The output of the multiplier M is fed into a resistor R1 and then into an operational amplifier OP1 which may be of a commercially available type. These components, together with a resistor R2 and variable potentiometer P3, act as an inverting amplifier to increase the level of the multiplier output to a usable value. The output of amplifier OP1 is identical in shape to that of the multiplier output, but inverted and increased in value. The resistors R1, R2 and the potentiometer P3, may be of a commercially available type. The potentiometer P3 is for the purpose of compensating for off-set errors of operation of the amplifier OP1, and may be omitted with some amplifiers.

The output of amplifier OP1 is fed into a resistor R3 and an operational amplifier OP2. These components, together with a capacitor C1, resistor R5, and an adjustable potentiometer P4, form a time integrator. The potentiometer P4 performs a function similar to potentiometer P3 and, as pointed out above, may be omitted under certain conditions. The output of the integrator is a DC voltage which starts at zero and increases to a level determined by the average value of the voltage applied to resistor R3 and the time constant of the integrator and the time that the voltage is applied. The time constant of the integrator is equal, in seconds, to the product of the value of resistor R3 expressed in ohms multiplied by the value of capacitor C1, expressed in farads. If it is assumed that this product is equal to ten seconds, the magnitude of the output voltage of the integrator will be ten volts negative if the average value of the input voltage to resistor R3 is ten volts positive for ten seconds. In general, the output of the integrator is equal to the average algebraic value of the input multiplied by the time over which the input was present and divided by the integrator time constant. The output will have the opposite sign of the input. A resistor R4 and contact RY2 are shown connected in series across capacitor C1, and prevent operation of the integrator when it is not desired. These components also reset the integrator to zero by discharging capacitor C1.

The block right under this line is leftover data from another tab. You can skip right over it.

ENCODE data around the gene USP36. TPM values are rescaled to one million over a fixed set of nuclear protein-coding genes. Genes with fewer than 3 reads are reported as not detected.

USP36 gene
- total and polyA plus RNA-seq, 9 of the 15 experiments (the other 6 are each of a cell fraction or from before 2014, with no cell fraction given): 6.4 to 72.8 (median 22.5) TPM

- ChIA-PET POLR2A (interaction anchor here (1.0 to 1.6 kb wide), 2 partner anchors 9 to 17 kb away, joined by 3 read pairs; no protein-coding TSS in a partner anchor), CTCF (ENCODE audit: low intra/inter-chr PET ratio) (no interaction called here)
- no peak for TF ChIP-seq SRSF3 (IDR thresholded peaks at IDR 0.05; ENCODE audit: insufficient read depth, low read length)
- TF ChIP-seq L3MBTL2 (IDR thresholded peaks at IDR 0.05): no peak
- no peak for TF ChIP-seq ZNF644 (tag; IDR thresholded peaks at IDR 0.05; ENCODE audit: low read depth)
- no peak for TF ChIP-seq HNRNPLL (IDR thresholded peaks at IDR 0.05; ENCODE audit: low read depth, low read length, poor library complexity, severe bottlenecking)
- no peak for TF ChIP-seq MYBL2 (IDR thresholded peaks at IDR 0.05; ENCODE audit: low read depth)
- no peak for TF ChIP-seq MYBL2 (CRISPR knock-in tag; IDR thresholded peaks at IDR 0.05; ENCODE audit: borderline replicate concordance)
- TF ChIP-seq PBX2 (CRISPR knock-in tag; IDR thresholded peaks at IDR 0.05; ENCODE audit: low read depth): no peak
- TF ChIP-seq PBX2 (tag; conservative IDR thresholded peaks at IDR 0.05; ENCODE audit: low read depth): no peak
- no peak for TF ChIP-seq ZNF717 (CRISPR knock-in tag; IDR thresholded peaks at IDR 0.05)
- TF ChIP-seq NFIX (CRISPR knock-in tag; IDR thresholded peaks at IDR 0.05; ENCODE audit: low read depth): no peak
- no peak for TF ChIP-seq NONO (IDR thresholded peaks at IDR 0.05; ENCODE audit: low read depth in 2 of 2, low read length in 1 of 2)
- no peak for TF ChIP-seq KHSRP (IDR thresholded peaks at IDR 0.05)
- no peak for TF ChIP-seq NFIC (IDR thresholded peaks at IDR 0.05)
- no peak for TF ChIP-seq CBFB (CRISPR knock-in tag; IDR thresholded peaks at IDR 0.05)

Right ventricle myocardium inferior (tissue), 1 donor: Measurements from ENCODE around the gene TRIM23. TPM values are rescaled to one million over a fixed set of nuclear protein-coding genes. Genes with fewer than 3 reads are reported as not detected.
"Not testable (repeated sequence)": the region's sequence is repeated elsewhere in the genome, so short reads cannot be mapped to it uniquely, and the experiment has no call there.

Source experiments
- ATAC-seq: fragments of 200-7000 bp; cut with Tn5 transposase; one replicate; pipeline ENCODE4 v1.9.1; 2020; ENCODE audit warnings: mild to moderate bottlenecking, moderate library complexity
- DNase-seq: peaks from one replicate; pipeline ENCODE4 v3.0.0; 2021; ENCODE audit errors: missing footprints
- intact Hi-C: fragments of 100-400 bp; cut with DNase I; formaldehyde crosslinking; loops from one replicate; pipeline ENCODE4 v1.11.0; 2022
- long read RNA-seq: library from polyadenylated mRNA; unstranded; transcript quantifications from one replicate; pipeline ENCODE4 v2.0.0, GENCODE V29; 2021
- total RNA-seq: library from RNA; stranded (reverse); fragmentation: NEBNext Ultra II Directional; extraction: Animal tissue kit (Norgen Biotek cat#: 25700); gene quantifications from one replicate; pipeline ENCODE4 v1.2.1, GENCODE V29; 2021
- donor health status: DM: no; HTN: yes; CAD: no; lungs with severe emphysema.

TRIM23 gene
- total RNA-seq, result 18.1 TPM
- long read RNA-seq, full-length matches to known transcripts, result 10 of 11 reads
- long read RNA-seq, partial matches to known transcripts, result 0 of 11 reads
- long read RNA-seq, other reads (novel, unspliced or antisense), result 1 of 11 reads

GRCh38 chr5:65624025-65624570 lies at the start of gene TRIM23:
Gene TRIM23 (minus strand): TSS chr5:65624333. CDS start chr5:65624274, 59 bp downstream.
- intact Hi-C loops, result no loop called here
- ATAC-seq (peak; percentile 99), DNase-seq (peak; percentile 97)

The output of amplifier OP2 is fed into the non-inverting input of an operational amplifier OP3 which is used as a buffer. The buffer is a voltage follower and acts in a manner known to those skilled in the art. The output of amplifier OP3 is identical to that of the output of amplifier OP2.

The output of amplifier OP3 is fed to the non-inverting inputs of operational amplifiers OP4 and OP5, through respective resistors R7 and R6. Amplifiers OP4 and OP5 are used as level detectors, to provide Low, Normal, and High signals for the operation of indicating lights, L,N, and H.

The sensing level signal for amplifier OP4 is taken from an adjustable potentiometer P6 and produces a positive output from amplifier OP4 until the output of amplifier OP3 equals or excees the voltage level to which potentiometer P6 was set. This positive output is fed through a diode D4 and relay RY3 to energize the latter and in turn energize the Low signal light L. Amplifier OP5 likewise has a positive output but is not used at this time.

When the output of amplifier OP3, which is negative in all practical cases, exceeds the level of the setting of potentiometer P6, the output of amplifier OP4, changes to negative since the contacts of relay RY6 are open when the integrator is in use. The change from positive to negative output de-energizes relay RY3 which in turn de-energizes the Low indicating light L, and energizes relay RY4 to in turn energize the Normal indicating light N. This condition remains unchanged as long as the output signal from amplifier OP3 remains higher than the setting of potentiometer P6 and lower than the setting of potentiometer P7. If the output of amplifier OP3 never exceeds the setting of potentiometer P6 during operation of the integrator, relay RY3 remains energized and is locked in by closure of the contacts of relay RY6 when the operation of the integrator is terminated. If the operation of amplifier OP2 is terminated when the output of amplifier OP3 is higher than the setting of potentiometer P6 (resulting in energization of the Normal indicating light N), closing the contacts of relay RY6 maintains a negative output from amplifier OP4 to thus keep the Normal indicating light N on.

If the output level of amplifier OP3 exceeds the setting of potentiometer P7, the output of amplifier OP5 will change to negative. This will energize relay RY5 and de-energize light N. Energization of relay RY5 will energize the High indicating light H. If the use of amplifier OP2 is terminated during this condition, closure of the contacts of relay RY6 will maintain a negative output from amplifier OP5 to keep the High indicating light H on.